That’s why it was so interesting to read an article in The Wall Street Journal called “140 Characters of Risk: Some CEOs Fear Twitter.”
Some of the observations from the article:
Chief executives are under pressure these days to appear accessible and “authentic,” but social media — with its demands for quick, unscripted updates that can quickly go viral — poses risks for top managers and the companies they represent, in the form of lawsuits, leaked trade secrets or angered customers.
So true. The Wall Street Journal reports that 7 in 10 Fortune 500 CEOs have no presence on major social media networks. I think founders and CEOs are interested in winning; they’ll be as accessible and authentic as necessary to gain market share. After that, they’ve got a business to run.
Here’s another anecdote from the story:
is pushing CEO Randy Papadellis to start tweeting. But when Mr. Papadellis said in a recent interview that one of his first tweets would mention drinking cranberry juice before eating sushi to prevent food poisoning, his director of communications, Cindy Taccini, quickly nixed the plan, noting that the claim hadn’t been clinically proven. Cranberries Inc.
Yikes. Not every CEO should be on Twitter. Also, don’t eat cranberries to prevent food poisoning.
Let’s not confuse a social media presence for transparency. Our founder, Bret Starr, is an inconsistent blogger and a passive tweeter. Our CEO, Paul Roberts, does not tweet. What my company has done is hire socially savvy employees to evangelize our brand. And then we, as an organization, build and enhance a network of relationships on Twitter and Facebook so that other people can share our good news.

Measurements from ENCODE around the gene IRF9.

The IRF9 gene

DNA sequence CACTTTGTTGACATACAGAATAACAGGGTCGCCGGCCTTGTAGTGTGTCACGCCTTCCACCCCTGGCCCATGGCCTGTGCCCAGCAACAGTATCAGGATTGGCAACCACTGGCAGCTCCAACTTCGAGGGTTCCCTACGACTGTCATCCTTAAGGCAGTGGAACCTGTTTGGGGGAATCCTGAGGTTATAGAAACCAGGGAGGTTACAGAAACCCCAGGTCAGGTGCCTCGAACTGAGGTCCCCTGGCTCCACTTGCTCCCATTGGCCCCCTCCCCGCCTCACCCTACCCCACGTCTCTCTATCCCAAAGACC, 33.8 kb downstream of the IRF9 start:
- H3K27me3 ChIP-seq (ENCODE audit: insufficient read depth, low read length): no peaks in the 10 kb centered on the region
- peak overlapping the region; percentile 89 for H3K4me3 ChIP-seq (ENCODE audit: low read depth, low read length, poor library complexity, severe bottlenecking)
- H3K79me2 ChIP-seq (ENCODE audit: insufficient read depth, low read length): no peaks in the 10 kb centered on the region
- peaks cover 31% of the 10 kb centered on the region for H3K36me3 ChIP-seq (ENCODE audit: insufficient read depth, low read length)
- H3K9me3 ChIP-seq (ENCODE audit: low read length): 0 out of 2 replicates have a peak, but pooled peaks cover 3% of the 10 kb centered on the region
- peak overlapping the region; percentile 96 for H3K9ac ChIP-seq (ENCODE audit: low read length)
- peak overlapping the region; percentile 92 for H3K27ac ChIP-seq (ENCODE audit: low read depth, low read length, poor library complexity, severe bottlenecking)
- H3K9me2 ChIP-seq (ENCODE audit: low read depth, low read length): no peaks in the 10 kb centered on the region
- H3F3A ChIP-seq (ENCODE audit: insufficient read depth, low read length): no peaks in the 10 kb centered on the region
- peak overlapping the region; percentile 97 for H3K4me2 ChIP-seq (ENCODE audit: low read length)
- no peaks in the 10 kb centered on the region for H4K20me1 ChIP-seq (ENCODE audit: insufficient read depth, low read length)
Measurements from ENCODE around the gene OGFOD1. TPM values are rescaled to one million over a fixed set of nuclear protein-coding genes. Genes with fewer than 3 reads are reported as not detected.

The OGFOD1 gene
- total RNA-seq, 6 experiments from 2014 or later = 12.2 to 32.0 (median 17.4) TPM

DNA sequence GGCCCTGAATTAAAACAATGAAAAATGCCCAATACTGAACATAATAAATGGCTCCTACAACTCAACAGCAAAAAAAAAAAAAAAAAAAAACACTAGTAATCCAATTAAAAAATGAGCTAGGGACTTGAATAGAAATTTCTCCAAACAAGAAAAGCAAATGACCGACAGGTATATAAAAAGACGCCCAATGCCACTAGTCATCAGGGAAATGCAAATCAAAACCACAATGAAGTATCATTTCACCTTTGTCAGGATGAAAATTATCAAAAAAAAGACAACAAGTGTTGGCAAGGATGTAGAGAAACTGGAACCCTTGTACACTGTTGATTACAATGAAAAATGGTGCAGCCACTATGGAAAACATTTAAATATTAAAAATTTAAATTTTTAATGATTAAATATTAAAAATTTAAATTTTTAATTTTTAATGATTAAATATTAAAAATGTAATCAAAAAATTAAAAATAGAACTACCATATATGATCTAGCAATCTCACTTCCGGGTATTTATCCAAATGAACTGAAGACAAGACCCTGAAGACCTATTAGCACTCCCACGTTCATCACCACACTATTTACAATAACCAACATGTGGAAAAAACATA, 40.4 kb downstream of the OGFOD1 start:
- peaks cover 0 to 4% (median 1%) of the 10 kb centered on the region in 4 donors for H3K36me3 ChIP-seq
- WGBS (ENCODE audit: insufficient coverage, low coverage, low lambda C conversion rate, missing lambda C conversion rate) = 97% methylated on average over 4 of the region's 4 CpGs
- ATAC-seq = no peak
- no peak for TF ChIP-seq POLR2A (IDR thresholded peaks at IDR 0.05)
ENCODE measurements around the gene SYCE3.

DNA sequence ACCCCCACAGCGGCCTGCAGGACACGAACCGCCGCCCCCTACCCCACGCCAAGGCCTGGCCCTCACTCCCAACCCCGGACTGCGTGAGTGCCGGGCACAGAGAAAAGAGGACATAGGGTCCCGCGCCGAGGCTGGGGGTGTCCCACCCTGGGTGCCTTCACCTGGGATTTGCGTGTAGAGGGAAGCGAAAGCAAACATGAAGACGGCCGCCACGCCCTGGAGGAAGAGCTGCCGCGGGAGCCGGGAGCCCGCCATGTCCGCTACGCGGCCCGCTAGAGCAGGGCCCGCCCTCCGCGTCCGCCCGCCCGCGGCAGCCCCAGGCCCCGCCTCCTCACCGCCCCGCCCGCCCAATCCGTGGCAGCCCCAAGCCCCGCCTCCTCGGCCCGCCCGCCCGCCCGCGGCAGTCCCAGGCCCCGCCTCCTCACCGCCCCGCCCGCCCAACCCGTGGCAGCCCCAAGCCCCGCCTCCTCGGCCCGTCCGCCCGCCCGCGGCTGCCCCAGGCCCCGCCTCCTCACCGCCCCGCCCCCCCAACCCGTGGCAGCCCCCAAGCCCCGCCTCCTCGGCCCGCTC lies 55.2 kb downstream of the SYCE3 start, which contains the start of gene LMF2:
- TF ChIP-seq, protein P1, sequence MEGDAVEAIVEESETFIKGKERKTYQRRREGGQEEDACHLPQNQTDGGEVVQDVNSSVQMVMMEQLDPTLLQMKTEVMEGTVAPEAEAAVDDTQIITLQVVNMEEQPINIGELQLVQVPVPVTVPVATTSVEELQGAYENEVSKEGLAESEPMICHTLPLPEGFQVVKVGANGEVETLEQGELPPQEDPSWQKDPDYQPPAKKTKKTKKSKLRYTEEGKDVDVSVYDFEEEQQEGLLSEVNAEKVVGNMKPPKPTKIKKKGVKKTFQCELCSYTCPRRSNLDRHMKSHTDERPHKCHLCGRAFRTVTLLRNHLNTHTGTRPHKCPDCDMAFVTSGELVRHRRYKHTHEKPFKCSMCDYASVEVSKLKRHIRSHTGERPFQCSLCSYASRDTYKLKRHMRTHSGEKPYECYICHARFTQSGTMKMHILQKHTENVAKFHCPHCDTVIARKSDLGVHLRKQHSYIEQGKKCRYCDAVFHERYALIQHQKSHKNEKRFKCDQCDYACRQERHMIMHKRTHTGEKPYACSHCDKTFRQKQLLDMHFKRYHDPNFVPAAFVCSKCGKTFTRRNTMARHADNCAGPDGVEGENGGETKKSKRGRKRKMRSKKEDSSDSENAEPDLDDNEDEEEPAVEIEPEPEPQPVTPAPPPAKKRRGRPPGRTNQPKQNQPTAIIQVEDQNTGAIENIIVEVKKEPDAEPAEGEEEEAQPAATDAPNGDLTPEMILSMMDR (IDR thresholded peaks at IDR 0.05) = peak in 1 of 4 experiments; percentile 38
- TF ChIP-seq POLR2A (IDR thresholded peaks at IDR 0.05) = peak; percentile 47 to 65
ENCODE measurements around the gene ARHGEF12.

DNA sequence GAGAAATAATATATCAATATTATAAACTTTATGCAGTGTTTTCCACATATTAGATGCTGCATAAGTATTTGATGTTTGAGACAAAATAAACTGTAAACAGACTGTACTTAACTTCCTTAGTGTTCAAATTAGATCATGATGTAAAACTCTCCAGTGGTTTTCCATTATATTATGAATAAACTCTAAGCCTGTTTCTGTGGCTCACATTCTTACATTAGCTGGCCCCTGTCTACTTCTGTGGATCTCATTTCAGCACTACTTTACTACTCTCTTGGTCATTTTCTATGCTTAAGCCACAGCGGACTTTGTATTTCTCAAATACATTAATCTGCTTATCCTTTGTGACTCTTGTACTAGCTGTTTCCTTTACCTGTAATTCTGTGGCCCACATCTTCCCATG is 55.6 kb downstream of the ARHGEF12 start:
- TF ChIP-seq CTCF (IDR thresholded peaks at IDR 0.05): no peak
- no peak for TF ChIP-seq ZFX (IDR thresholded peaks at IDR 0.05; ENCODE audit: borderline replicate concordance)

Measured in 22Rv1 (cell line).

We’ve created an ecosystem, people.
Social media is an important component of a 21st century company; however, most companies really need CEOs who are good at math and finance. After that, it’s gravy.
With the rise of mobile video and cloud-based communication tools such as Google+ Hangouts — and the demise of multi-point conference units — CEOs can bypass text-based forms of social media marketing and speak to employees, analysts and shareholders with greater frequency and intimacy.
So remember this: Just because your CEO isn’t on Twitter doesn’t mean that he or she is neither accessible nor authentic. Maybe your CEO is busy running your company.